Biography of Aaron F. Burson
Hancock County, OH Biographies





AARON FENTON BURSON, retired physician, Mt. Blanchard, was born August 27, 1812, in Loudoun County, Va., son of George and Susanna (Kent) Burson, who settled in Columbiana County, Ohio, in 1818. They reared a family of nine children, the Doctor being their seventh child. After receiving a literary education our subject entered upon the study of medicine, in 1829, under the celebrated Dr. George McCook, Professor of Surgery in the University at Baltimore, Ad., and father of Gen. McCook. Dr. Burson completed his course in the Ohio Medical College, at Cincinnati, and in 1832 began the practice of his chosen profession at Mt. Blanchard, this county, where he has since resided. He was the first physician in Delaware Township, and also the first physician in this part of the county. He was widely known for his skill and success in treating milk sickness and the numerous malarial troubles which afflicted the pioneers of the early days. He built up a very large practice, which extended into parts of several of the adjoining counties, and, on retiring, in 1862, he found it very difficult to relinquish his connection. But, having acquired a competency, and findi g that, after having practiced medicine for over thirty years, further active interest in the profession would be injurious to his health, he retired, and for years has devoted himself to experimental chemistry. Dr. Burson has discovered a process for producing engravings by light and electricity, a process by which a reproduction of photographs, drawings, engravings, etc., can be produced in the most minute detail, and either in relievo or intaglio, as desired. A brief outline of his process, which the Doctor has named " Helio chemical Engraving," may be here given: A metal plate is first highly polished, then sensitized to light and placed under the drawing, photograph or other object desired to be reproduced. It is then exposed to the light for a short time, and after certain manipulations, the plate is placed in the decomposition cell of a galvanic battery, and left there long enough to receive a metallic deposit, which elevates the lights and leaves the shades sunken, so that the shades will hold ink, and impressions can be taken from the plate by means of a press; or, after silver or gold has been deposited on the lights, the plate itself may be framed and kept, the same as a photograph, engraving or other picture.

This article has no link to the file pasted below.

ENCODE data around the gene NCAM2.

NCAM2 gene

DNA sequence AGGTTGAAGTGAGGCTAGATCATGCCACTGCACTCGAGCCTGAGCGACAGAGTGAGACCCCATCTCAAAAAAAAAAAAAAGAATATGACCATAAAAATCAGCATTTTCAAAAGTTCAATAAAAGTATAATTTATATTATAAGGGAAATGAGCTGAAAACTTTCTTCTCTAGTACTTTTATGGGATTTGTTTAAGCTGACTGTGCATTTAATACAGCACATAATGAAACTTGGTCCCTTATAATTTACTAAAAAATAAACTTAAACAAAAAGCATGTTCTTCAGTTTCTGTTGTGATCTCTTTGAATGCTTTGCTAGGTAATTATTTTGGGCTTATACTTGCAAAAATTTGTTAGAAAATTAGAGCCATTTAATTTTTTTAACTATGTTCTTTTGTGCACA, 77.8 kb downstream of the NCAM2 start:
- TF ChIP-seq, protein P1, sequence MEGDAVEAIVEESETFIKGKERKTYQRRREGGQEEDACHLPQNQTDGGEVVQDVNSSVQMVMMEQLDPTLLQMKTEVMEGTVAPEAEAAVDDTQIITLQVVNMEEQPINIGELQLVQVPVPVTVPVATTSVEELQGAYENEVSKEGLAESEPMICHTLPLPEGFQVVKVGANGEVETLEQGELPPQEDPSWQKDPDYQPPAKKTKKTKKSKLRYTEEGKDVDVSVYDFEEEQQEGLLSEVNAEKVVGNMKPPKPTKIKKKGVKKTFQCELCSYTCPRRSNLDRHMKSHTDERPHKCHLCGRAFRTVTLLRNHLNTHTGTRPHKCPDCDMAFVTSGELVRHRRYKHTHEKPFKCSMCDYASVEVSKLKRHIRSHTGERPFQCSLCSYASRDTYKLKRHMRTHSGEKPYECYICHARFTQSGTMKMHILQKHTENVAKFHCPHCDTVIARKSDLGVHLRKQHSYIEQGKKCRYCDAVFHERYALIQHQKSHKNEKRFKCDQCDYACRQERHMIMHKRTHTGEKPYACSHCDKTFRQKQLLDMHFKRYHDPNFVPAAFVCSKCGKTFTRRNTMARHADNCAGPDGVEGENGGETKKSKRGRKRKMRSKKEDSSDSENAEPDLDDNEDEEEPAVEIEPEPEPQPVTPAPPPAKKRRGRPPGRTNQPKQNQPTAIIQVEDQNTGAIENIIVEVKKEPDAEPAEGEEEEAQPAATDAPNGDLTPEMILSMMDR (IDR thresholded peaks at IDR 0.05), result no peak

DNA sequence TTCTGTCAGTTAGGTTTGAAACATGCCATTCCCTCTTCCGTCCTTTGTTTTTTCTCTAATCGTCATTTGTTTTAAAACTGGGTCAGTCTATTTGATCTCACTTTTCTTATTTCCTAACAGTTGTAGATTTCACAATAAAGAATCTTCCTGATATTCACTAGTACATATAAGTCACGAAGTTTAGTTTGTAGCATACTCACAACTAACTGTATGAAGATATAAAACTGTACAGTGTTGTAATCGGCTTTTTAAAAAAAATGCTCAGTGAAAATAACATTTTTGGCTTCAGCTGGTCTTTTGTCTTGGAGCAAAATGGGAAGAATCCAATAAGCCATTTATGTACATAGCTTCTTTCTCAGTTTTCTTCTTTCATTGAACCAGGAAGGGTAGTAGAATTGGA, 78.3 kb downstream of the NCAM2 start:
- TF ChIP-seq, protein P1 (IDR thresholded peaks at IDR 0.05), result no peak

From:
History of Madison County, Ohio
Published by: Warner, Beers and Company
Chicago, Illinois 1886


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